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21-06-2022 | Glucocorticoids | News

Low-dose glucocorticoids show no negative impact on BMD

Author: Laura Cowen

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medwireNews: Low glucocorticoid doses are not associated with reduced bone mineral density (BMD) in people with inflammatory rheumatic and musculoskeletal diseases (RMDs), observational study findings indicate.

However, results from the Rh-GIOP study also revealed that current use of glucocorticoids at a dose of more than 7.5 mg/day was significantly associated with reduced BMD, as measured by T-scores, but only in people with rheumatoid arthritis (RA) and moderate-to-high disease activity (DAS28–CRP >3.2 points).

“In other words, doses of 5 mg/day or above did not seem to be associated with lower T-scores in patients [with RA] either in remission or with low disease activity,” write Frank Buttgereit (Charité – Universitätsmedizin Berlin, Germany) and co-authors in the Annals of the Rheumatic Diseases.

Indeed, a specific analysis of individuals with RA receiving 5 mg/day of glucocorticoids (n=138) showed no negative impact on BMD at any disease activity level.

In all, the study included 1066 patients (mean age 62 years, 76% women) with an inflammatory RMD. Of these, 41% had RA, 26% had connective tissue diseases, 17% had spondyloarthritides, including psoriatic arthritis, and 16% had vasculitidies. Median C-reactive protein levels were in the normal range, at 2.3 mg/L, and the mean DAS28–CRP was 2.7 points in people with RA.

At baseline, 66% of participants were current glucocorticoid users, taking a median dose of 5 mg/day. Just under half (49%) had osteopenia and 22% had osteoporosis; 31% had fragility fractures.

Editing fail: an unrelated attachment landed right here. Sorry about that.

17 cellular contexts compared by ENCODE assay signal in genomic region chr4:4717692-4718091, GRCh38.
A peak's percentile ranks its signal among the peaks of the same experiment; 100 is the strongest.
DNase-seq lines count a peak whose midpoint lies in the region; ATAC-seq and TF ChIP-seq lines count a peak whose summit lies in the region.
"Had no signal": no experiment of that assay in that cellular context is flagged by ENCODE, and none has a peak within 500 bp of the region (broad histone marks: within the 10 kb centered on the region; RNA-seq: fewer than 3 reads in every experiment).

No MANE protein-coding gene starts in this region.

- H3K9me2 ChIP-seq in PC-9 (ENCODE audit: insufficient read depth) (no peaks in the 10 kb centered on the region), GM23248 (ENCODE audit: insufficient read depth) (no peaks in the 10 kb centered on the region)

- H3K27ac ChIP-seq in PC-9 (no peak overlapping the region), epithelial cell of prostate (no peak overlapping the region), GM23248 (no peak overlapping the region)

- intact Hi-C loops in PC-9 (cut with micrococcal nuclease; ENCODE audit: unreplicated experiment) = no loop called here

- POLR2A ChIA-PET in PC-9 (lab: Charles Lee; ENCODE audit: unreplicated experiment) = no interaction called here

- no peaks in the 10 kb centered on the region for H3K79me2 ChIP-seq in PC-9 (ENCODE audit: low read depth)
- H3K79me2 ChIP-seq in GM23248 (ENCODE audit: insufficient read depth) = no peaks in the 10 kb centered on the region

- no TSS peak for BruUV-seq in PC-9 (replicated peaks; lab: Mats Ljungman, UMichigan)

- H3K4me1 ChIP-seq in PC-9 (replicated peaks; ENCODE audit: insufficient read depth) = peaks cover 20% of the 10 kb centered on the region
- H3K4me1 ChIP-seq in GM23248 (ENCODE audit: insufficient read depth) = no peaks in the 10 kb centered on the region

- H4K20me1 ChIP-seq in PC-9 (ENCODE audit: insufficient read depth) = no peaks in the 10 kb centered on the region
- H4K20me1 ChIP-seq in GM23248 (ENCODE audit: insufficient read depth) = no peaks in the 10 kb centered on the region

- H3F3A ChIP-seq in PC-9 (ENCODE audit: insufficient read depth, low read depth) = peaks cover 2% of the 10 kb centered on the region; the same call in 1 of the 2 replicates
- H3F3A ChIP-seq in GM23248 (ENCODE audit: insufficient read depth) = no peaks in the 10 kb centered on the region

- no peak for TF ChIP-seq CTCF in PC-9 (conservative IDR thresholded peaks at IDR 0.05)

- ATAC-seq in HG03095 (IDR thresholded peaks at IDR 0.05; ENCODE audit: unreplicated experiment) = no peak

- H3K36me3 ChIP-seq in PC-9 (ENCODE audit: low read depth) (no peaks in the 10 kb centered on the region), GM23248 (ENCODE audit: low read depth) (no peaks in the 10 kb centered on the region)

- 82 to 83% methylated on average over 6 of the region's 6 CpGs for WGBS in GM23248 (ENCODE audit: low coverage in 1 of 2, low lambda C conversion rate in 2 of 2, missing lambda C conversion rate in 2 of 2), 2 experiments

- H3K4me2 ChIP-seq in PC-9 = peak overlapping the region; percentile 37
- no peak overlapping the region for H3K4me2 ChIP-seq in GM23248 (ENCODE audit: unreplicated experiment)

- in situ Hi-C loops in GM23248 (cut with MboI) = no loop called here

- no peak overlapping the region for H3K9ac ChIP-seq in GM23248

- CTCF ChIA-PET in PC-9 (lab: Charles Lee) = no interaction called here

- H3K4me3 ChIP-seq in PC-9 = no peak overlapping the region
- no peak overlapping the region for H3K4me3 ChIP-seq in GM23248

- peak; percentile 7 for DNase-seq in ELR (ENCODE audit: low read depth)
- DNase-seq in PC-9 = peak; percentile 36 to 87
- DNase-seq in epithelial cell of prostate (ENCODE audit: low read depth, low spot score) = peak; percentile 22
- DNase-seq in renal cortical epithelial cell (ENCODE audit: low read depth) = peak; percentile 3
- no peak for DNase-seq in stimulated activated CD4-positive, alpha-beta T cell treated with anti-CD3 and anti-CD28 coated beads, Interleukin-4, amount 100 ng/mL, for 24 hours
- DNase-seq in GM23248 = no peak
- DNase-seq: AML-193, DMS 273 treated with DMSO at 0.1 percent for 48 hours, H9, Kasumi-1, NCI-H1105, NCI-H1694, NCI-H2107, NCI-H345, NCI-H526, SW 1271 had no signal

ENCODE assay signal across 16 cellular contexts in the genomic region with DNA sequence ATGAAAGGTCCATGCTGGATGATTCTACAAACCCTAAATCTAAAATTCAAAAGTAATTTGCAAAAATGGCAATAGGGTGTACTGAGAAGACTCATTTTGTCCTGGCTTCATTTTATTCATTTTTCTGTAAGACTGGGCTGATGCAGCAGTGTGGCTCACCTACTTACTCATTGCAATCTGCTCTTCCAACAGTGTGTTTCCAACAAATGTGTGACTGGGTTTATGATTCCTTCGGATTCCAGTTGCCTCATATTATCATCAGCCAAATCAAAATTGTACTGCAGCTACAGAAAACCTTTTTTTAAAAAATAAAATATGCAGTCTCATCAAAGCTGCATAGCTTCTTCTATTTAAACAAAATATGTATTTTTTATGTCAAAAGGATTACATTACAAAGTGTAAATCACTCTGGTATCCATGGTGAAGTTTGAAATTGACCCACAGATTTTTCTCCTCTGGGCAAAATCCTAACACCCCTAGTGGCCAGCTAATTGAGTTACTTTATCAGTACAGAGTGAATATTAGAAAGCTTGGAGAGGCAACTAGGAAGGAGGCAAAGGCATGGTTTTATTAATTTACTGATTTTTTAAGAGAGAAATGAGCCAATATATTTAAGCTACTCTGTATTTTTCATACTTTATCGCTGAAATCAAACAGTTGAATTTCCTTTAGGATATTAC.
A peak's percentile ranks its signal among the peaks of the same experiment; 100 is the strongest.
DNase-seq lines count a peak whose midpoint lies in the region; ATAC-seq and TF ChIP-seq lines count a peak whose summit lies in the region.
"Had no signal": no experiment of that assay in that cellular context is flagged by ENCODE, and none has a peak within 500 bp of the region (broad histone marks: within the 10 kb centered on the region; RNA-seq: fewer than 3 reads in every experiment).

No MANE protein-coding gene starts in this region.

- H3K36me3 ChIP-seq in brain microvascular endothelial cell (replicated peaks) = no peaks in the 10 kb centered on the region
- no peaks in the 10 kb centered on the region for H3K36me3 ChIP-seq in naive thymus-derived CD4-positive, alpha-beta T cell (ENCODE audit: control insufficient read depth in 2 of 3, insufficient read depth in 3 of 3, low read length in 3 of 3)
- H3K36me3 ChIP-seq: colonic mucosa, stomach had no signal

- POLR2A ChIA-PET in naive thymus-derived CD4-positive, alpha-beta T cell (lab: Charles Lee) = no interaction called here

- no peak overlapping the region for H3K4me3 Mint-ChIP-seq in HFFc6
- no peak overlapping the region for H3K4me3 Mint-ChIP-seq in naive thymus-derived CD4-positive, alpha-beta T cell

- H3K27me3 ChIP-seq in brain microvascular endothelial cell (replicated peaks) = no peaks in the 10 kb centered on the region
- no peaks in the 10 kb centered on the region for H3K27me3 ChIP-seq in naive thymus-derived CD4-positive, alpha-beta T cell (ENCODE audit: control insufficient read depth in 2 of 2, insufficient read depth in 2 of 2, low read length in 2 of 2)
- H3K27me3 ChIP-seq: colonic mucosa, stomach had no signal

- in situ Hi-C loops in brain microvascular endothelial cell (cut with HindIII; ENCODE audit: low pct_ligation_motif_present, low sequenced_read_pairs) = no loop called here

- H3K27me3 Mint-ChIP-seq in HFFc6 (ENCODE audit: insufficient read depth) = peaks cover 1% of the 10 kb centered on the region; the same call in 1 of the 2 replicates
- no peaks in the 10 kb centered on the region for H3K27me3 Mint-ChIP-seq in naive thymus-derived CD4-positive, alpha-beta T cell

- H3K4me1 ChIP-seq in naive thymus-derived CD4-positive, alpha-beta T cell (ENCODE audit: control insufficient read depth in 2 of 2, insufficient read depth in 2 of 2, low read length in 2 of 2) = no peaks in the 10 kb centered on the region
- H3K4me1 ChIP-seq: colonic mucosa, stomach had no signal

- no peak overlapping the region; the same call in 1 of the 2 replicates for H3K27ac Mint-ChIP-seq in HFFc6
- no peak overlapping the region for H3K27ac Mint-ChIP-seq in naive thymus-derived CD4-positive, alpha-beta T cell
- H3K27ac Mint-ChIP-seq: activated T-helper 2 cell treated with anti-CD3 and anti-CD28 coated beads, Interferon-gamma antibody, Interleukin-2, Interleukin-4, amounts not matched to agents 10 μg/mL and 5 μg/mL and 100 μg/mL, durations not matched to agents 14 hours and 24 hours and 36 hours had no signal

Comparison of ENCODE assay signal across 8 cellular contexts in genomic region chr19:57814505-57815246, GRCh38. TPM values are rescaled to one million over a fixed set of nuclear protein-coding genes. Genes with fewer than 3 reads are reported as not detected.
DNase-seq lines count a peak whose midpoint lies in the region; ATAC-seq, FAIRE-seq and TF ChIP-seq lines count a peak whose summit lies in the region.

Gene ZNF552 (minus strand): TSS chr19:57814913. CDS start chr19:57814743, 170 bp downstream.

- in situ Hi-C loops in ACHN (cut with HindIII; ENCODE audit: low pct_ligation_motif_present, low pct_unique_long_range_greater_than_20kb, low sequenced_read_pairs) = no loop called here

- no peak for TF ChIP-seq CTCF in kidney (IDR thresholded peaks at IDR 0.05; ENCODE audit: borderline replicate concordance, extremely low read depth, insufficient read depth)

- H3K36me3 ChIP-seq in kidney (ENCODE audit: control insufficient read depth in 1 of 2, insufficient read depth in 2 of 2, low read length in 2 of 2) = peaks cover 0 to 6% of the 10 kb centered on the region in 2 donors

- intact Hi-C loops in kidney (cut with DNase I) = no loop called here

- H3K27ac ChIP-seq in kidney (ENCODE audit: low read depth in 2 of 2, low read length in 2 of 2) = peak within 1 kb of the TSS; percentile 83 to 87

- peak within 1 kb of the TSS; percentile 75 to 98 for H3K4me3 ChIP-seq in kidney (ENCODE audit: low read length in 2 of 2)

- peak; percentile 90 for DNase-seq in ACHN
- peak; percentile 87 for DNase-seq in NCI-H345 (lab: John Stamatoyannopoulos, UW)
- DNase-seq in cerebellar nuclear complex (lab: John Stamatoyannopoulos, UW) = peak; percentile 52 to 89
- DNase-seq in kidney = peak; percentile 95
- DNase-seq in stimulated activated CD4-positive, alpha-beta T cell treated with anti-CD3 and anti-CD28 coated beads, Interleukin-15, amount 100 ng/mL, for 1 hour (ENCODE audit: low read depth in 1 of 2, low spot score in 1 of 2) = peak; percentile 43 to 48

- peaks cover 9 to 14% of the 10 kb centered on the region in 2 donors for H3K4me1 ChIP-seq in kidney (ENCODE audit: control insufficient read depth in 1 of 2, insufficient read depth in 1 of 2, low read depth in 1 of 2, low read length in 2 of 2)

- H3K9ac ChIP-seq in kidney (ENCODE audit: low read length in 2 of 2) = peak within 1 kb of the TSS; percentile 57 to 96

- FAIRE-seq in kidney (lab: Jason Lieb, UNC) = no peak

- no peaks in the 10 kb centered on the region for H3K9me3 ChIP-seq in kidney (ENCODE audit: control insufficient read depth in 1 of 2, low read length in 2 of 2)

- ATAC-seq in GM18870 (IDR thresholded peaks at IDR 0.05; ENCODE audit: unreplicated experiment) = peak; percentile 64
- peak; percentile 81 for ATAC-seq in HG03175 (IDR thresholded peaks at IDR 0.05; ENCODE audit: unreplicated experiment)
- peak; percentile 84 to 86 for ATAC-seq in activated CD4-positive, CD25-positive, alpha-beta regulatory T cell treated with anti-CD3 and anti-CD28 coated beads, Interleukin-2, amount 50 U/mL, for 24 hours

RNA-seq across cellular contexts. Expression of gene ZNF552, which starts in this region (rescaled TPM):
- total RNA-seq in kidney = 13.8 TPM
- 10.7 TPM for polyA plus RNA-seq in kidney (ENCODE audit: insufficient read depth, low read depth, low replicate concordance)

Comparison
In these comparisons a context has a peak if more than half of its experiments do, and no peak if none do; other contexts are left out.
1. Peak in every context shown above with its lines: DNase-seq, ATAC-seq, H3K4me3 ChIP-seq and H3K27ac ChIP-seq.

The researchers found that in both unadjusted and adjusted analyses, glucocorticoid doses of less than 5 mg/day, as well as cumulative dose and duration of glucocorticoid therapy, were not associated with decreased BMD.

For higher glucocorticoid doses, there was a negative association with BMD in unadjusted analyses, but this was attenuated after accounting for age, sex, menopause status, BMI, disease duration, alkaline phosphatase levels, and the use of denosumab and bisphosphonates.

DMARD use in the whole cohort, and seropositivity for anticitrullinated protein antibodies and rheumatoid factor in the people with RA, were also not significantly associated with BMD.

Buttgereit and co-authors conclude that glucocorticoids “should be used in an optimum dose, titrated with both benefit and harm in mind, in order to achieve remission and to support bone health” in people with inflammatory RMDs.

They add that “at these low dosages, the anti-inflammatory effects of [glucocorticoids] can potentially counter their negative effects on BMD.”

medwireNews is an independent medical news service provided by Springer Healthcare Ltd. © 2022 Springer Healthcare Ltd, part of the Springer Nature Group

Ann Rheum Dis 2022; doi:10.1136/annrheumdis-2022-222339

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